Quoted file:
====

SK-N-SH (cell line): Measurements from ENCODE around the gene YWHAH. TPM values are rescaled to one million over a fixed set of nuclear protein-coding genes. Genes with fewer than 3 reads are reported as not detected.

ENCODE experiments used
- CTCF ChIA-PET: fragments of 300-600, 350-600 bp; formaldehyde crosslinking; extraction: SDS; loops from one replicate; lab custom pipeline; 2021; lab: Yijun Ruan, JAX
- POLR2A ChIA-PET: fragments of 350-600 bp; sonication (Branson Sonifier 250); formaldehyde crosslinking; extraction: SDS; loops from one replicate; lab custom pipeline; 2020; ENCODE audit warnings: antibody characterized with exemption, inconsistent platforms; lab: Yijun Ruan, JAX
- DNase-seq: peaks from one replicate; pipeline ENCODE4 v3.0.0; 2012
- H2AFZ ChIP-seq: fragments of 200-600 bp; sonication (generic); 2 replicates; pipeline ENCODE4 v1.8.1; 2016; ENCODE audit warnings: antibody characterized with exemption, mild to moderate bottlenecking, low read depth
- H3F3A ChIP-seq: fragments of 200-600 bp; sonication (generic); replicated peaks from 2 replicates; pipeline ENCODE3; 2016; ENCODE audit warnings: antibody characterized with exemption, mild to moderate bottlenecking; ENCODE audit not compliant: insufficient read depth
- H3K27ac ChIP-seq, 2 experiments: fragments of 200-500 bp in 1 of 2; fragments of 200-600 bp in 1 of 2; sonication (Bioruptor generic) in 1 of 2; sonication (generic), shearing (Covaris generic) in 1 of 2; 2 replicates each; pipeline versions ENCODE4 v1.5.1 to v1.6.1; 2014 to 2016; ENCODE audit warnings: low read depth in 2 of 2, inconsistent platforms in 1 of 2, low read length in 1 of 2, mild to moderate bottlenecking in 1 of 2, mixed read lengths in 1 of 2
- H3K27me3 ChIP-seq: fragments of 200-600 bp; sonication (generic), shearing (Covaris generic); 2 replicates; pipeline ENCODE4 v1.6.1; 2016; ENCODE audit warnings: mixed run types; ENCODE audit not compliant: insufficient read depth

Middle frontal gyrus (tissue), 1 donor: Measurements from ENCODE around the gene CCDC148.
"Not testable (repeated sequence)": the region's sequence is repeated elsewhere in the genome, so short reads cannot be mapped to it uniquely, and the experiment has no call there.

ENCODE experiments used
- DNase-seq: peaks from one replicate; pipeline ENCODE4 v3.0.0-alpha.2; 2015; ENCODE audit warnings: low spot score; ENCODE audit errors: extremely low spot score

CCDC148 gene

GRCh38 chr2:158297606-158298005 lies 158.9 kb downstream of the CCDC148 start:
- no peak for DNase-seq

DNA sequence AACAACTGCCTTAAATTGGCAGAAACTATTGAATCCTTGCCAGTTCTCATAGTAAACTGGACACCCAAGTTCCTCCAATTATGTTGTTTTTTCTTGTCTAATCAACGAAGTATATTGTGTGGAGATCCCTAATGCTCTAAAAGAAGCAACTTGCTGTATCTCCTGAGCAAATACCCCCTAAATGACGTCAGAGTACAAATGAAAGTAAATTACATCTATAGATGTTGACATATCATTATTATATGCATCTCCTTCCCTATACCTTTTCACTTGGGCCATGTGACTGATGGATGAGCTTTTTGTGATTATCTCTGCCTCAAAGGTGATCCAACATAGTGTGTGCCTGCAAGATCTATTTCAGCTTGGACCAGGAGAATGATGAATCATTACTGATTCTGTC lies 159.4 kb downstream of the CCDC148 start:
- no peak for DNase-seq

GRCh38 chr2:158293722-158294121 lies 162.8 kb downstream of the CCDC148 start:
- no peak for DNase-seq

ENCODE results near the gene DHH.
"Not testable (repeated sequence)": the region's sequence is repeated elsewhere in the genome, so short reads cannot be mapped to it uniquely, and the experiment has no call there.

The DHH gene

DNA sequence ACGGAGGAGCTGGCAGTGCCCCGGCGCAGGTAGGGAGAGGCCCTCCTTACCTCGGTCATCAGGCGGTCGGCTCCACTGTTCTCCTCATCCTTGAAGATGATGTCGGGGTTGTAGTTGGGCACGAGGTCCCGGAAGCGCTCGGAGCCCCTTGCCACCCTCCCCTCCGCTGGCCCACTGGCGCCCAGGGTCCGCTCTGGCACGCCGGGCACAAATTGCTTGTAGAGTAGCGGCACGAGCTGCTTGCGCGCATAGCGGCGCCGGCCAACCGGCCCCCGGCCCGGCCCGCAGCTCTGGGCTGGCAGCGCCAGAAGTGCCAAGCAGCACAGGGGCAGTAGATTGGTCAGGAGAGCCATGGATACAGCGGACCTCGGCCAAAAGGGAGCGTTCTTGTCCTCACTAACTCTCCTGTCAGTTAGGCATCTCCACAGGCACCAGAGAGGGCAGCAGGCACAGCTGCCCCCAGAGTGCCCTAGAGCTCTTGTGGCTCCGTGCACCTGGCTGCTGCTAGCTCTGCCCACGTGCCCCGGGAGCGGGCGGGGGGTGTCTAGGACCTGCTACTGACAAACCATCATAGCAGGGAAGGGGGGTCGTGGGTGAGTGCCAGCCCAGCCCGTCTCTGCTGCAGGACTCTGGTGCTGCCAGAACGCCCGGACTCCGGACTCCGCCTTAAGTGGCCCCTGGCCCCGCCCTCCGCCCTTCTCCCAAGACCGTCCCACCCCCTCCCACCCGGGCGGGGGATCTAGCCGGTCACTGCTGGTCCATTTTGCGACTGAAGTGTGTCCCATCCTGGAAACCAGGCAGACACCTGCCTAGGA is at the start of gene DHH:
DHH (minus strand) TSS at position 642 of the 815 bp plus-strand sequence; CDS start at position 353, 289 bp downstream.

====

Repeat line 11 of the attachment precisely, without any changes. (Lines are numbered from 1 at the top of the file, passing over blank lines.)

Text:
"Not testable (repeated sequence)": the region's sequence is repeated elsewhere in the genome, so short reads cannot be mapped to it uniquely, and the experiment has no call there.